There are many things that can help you with your efforts.

I personally would recommend the Panic Away Program.
It provides many great methods to cope with phobias and other anxiety-related disorders.
Not only that, but the Panic Away Program also has many useful tips on how to make your efforts much more bearable and effective.
You should definitely check it out!

Before you do that, here’s a quick question I would like you to answer – How important it is to you to overcome your fear of heights?

Having the resolve to help yourself get better is the first, and arguably most important, step in overcoming your fears.

Make sure to write your answers down in the comment section below, I read every single one of them.

If you got any questions you would like to ask me personally then feel free to send me an email, I read every single one of them.

Email: [email protected]

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8 thoughts on “3 Tips On How To Overcome The Fear of Heights”

  1. This is a really good blog! Really “user-friendly”. And the three steps to use to overcome a Fear of Heights is told in a friendly manner. Thoroughly enjoyed it and understood it.

    Indeed, the three step formula could be applied to many things in life. And also the fact that one should ignore those who might have a negative attitude.

    1. Hello Ali!

      In my experience, people hate complicated lists and orders. As such, I tend to break down any and all explanations into an easy to understand, easy to act upon, kind of formula.

      Glad to see that you’ve noticed that!

      Cheers, Vlad!

  2. When I was a youngster, I was a bit of a daredevil and I liked climbing trees and showing off until one day I fell off. i never again climbed tress like that and over time I developed a fear of heights.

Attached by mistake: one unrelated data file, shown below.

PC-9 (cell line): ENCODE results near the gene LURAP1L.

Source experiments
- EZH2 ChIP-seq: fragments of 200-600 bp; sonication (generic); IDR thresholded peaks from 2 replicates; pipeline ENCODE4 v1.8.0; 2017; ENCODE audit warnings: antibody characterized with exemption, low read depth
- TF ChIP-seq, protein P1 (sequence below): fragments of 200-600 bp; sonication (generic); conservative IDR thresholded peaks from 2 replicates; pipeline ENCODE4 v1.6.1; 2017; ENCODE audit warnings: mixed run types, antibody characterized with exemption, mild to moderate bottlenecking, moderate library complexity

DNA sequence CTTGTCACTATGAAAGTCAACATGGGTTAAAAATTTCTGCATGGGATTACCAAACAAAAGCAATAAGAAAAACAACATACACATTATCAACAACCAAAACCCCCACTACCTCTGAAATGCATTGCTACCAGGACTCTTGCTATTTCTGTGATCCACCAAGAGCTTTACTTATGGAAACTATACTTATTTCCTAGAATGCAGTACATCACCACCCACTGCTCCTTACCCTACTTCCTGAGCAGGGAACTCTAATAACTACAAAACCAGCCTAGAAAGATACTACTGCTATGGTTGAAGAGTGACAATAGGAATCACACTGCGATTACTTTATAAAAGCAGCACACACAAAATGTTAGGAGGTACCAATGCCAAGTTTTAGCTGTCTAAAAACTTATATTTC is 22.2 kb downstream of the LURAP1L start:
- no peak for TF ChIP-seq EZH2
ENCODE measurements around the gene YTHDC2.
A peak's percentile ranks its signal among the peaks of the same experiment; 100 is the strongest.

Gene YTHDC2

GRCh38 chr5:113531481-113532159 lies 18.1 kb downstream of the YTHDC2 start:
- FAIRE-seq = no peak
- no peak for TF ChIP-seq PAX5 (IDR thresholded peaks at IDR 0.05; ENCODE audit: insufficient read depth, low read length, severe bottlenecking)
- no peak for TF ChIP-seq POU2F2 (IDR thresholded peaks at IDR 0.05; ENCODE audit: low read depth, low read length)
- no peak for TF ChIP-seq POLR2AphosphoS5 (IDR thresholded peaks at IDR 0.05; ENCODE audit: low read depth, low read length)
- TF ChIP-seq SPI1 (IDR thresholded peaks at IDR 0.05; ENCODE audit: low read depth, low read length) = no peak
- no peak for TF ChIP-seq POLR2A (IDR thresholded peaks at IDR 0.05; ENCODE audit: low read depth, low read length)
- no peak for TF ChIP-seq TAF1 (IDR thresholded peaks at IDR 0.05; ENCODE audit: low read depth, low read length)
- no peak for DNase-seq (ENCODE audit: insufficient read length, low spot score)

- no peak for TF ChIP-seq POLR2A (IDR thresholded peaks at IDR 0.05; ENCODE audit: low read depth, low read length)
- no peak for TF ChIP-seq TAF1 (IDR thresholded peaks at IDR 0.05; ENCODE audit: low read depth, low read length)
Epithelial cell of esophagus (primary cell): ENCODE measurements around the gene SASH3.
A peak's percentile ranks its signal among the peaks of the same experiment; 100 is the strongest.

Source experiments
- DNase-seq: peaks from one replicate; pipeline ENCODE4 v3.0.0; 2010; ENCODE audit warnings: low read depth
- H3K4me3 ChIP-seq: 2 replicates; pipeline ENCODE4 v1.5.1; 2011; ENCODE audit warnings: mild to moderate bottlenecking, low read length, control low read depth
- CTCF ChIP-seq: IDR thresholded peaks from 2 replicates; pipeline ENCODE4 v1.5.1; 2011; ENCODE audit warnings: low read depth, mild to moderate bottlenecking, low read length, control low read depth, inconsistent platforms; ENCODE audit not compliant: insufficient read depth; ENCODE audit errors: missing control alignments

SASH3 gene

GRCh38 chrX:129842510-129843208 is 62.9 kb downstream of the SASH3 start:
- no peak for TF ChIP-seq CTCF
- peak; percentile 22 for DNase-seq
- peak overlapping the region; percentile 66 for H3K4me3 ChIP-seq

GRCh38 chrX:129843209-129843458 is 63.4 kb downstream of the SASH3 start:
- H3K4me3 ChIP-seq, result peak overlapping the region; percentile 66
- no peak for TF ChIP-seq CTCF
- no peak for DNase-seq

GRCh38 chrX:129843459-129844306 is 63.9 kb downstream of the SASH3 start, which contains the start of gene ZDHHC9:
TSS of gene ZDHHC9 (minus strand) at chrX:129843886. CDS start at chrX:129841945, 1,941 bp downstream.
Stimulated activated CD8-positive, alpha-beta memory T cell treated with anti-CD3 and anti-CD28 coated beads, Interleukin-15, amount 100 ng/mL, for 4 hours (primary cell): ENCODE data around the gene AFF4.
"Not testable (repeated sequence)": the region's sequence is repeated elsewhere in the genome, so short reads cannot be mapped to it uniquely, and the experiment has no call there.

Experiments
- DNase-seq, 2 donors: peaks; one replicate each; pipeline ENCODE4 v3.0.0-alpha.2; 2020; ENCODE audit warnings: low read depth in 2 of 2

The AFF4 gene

However, I got married when I was 19 and got a job in the oilfields and I lied and said I was not afraid of heights. They put me on a production rig and wouldn’t you know it, I was the derrick man. Well the money was so good that I told myself I was going to do it no matter what. It was quite tramatizing but over time I got pretty good at it. I still don’t like heights but I don’t let heights cripple me.
    Thank you,
    Edward Mijarez

    1. Hello Edward, thank you for taking your time and commenting!

      Loved your story! Traumatic experiences can be very difficult to handle, I am glad to see that you pulled through yours.
      Just goes to show you how motivation can pull you through when you really want something badly enough.

      Cheers, Vlad!

  3. On day when me and my friends went to the amusement park, they wanted to ride on the roller coaster. My friend ask if I was scared of heights and I said no, but I am actually terrified of heights.So I just went with them. Until the end when they noticed I had lied to them. When we got of the roller coaster, that’s when they realized my Acraphobia.

    1. Peer pressure in these sorts of situations really is something.
      In my experience, informing others about your fears, when the situation calls for it at least, is usually the best thing that you can do.

  4. Me and my boyfriend when to the amusement park. My boyfriends name is Ken. He wanted to go on the Ferris wheel, and you know how high up Ferris wheels are. Ken went to get in line. When it was our turn, I was terrified of being so high of the ground. When we got in, I was sweating and my heart was pounding so hard. What should I do in that kind of situation?

    1. Hey Kristina,

      Confronting your fears is important, but when in a social situation like this it’s best to avoid this sort of scenario and to make your progress in a more private, comfortable, environment.